I can’t seem to figure out how to make enough time for all of the demands on my schedule. I want to balance my time between family, work, church and community volunteer commitments, and personal time. However, I always seem to come up short and end up borrowing from one area to pay the other. Is there a way to make it all fit together?
I applaud you for your desire to balance the many aspects of your life. Your question reminds me of the words of eminent historian, Will Durant. He wrote of the human need “to seize the value and perspective of passing things … We want to know that the little things are little, and the big things big, before it is too late; we want to see things now as they will seem forever—‘in the light of eternity.’”
The efforts expended to understand these differences are not wasted. However, recognize that it’s not possible to fit in everything that calls for your time and attention without giving up some things.
It’s not uncommon as people age for their perspective and priorities to shift toward those things which bring deep joy and happiness. These things typically don’t include working more hours, accumulating more stuff, or indulging in more luxuries. Instead, priorities shift to deepening our most important relationships with family, friends, and neighbors.
There has been an ongoing debate as to whether children and families need quality time or quantity of time. Experience and research show that the most ideal setup is for children and families to spend both quality and quantity time together.
In order to improve the quality and quantity of time spent on your most important priorities, it’s important to carefully scrutinize where you currently spend your time. You may discover that saying “no” or “not now” to a few less critical commitments can provide space to re-evaluate your time distribution.
As you decide how to spend your time, recognize that with some forethought and creativity, many of your activities can be bundled together. Dr. Jeff Hill, a Brigham Young University professor of family life, suggested, for example, that “you might choose to get your individual exercise while on a walk with your spouse while you strengthen your marriage by resolving a family problem while on a walk with your one-year-old in the stroller and walking your dog, all while getting Vitamin D from the sun!”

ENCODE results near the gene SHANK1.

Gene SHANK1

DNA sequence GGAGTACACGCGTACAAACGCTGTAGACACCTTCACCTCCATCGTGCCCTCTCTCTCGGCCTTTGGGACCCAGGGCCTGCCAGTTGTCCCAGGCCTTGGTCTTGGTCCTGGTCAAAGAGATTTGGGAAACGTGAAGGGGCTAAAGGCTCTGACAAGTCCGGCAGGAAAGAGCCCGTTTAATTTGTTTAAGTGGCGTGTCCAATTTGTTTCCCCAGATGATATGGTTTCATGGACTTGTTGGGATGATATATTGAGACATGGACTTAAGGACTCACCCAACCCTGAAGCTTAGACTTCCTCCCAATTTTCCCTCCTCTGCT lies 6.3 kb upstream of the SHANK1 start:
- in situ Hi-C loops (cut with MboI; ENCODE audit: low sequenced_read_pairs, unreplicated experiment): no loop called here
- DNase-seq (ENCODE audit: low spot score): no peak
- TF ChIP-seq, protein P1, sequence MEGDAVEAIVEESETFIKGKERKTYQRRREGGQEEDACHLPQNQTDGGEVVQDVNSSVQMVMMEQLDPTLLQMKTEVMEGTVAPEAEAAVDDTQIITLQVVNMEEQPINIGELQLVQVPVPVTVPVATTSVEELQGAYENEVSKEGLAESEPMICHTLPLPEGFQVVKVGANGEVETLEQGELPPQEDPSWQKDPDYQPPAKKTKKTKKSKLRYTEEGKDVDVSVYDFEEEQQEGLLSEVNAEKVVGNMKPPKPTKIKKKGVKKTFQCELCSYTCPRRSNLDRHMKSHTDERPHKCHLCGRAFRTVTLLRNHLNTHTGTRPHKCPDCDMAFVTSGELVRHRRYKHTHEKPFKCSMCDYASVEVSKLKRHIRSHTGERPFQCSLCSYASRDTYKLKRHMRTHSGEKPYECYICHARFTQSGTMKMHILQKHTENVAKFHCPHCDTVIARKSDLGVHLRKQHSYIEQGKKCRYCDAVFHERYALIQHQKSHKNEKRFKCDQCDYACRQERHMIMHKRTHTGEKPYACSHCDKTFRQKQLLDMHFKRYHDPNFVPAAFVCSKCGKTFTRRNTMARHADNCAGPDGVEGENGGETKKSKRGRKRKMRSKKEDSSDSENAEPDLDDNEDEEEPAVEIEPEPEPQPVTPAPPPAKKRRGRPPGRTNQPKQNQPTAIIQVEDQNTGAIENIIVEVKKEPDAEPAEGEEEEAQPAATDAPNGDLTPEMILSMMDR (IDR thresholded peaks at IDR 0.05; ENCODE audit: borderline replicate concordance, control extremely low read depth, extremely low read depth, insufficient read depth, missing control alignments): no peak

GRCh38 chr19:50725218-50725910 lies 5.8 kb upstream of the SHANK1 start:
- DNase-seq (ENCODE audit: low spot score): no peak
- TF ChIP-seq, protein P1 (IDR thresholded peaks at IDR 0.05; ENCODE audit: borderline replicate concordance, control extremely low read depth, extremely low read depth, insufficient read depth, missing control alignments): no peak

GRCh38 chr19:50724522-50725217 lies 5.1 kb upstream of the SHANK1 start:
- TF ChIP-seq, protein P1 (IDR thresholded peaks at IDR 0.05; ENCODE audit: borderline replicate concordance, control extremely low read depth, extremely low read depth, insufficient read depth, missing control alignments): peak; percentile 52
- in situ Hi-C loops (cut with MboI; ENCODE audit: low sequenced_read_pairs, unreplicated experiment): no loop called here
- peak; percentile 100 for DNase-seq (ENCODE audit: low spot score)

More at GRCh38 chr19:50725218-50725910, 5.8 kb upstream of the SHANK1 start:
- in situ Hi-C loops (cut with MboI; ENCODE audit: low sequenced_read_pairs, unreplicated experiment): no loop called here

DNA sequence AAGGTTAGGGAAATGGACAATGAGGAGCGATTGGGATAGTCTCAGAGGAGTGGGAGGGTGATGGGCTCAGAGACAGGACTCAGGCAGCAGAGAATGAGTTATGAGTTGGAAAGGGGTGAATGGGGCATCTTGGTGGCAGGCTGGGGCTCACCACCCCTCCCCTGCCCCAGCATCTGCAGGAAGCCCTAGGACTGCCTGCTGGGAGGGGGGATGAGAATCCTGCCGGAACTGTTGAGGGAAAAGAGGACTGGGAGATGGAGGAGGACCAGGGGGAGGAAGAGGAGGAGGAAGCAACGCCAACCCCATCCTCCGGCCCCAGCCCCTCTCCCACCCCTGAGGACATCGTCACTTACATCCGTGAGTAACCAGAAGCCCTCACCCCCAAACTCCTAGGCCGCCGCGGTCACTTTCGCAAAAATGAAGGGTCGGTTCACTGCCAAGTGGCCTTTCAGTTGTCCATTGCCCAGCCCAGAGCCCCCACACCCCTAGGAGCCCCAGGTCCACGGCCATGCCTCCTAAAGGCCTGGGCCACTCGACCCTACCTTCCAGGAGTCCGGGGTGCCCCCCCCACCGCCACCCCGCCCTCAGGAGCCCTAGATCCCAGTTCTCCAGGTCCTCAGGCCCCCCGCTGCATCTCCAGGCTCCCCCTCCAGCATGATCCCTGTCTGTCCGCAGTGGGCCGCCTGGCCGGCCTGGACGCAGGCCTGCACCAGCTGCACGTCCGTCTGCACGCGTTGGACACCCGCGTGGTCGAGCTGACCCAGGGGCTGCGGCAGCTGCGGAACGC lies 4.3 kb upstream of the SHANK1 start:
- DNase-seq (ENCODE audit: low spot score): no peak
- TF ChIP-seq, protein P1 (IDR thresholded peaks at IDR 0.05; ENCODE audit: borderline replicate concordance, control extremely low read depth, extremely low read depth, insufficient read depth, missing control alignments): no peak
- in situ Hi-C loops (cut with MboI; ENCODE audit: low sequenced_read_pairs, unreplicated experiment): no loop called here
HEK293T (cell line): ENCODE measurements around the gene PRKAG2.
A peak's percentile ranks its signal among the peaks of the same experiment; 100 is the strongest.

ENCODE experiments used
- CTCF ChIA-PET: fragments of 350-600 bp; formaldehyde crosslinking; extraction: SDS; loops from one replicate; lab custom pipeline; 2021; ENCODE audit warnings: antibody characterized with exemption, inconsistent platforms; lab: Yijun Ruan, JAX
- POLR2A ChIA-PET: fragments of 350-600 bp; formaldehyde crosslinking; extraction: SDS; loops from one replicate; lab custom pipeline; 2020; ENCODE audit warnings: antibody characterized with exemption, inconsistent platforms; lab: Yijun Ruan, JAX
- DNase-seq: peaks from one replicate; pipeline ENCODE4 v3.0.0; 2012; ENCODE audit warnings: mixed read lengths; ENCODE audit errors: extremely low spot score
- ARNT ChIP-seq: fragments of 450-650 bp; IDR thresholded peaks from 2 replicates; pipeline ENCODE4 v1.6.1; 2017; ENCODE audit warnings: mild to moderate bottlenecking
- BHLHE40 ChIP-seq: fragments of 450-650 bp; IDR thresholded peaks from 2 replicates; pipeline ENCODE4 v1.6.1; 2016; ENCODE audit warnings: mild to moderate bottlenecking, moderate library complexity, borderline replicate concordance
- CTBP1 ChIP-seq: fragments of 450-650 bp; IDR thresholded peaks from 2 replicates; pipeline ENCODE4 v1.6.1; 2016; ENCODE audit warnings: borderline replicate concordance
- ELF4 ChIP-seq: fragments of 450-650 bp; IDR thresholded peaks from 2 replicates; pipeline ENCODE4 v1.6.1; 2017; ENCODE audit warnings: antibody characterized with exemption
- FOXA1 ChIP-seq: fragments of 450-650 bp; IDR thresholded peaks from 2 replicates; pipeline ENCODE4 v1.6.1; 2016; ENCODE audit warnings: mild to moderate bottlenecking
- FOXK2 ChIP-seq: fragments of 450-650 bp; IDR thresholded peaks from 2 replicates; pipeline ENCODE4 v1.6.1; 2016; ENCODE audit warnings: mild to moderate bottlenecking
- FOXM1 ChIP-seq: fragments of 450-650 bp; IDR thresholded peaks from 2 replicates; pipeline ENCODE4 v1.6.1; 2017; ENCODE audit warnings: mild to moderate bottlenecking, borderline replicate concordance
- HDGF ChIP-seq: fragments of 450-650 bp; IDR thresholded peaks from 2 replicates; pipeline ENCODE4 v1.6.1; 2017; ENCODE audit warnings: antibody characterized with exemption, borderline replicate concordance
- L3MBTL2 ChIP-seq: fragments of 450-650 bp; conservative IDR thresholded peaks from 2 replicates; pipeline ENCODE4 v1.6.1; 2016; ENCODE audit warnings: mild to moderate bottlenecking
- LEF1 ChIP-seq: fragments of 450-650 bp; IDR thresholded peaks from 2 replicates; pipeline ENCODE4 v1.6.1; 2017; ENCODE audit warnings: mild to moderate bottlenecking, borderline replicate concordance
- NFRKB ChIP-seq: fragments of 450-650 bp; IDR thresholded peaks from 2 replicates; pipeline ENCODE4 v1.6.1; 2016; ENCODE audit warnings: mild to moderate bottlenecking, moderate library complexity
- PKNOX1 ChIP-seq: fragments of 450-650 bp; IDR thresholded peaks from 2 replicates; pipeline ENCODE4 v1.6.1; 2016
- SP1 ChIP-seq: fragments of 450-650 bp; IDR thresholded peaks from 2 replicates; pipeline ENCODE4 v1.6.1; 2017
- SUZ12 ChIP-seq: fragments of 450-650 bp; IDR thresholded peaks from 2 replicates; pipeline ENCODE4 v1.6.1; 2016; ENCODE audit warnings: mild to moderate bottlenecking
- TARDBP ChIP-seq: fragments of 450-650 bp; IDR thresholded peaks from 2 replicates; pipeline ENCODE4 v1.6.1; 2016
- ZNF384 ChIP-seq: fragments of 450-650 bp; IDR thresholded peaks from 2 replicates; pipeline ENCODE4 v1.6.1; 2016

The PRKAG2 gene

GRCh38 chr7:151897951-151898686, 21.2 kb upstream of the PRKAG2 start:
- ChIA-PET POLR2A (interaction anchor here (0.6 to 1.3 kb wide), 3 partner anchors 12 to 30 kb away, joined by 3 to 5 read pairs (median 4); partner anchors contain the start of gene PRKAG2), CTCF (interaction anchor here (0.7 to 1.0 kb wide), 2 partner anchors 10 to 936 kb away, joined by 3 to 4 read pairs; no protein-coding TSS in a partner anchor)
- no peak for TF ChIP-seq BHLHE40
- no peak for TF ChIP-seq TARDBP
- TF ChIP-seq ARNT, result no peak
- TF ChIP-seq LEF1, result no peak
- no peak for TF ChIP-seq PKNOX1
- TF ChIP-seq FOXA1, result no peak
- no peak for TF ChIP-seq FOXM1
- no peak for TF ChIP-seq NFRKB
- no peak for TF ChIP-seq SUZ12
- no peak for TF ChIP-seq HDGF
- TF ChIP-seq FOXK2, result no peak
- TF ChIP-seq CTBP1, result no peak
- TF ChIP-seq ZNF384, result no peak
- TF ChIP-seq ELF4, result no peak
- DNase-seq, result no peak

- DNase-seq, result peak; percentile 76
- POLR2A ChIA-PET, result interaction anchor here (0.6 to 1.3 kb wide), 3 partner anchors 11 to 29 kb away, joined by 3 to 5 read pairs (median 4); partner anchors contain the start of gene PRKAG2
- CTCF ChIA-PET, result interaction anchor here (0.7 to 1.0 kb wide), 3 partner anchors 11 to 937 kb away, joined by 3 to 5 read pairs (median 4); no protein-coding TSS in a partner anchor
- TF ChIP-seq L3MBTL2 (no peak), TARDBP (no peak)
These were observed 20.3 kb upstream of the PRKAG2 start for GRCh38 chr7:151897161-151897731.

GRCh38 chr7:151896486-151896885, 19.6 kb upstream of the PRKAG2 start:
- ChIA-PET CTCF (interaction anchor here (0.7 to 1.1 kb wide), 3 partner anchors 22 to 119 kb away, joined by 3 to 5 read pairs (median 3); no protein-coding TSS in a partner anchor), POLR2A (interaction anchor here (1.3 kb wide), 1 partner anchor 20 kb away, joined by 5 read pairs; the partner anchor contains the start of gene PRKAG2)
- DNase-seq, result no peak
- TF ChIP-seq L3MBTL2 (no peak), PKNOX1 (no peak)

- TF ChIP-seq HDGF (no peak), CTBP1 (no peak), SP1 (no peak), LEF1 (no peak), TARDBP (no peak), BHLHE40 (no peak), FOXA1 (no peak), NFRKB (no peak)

Even though it makes sense to combine some activities to make better use of your time, please recognize that some of your most important priorities require your complete focus and attention. This is much more difficult these days with so many “electronic leashes” keeping us tethered to work and other demands. When was the last time you ate a family dinner without answering the phone? How many vacations have you taken without answering your cell phone or opening your laptop computer? Do you count watching TV as spending time with your family? Often, your family members will feel cheated when you are present but not available.
There are often reasons that people aren’t willing to cut out overwhelming commitments. These fears are important to examine. For example, you may overwork because you’re afraid that you’ll never have enough. You may have difficulty turning down requests from others because you don’t want people to see you a certain way. Ask yourself what would happen if you slowed down or stopped the pace you’re currently keeping. Does it create anxiety? Fear? If so, it’s important to examine these beliefs and emotions as part of your solution to balancing your life.
Creating harmony with all of your priorities requires a consistent and intentional approach. Even though there are many real demands on your time and energy, becoming conscious of how you spend our time and where you use your energy will provide you with the balance you desire.
Geoff Steurer is a licensed marriage and family therapist in private practice in St. George, UT. Please send questions for future columns to: [email protected]. Geoff maintains a blog, article archive, Twitter feed, and Facebook page which are available at www.geoffsteurer.com.
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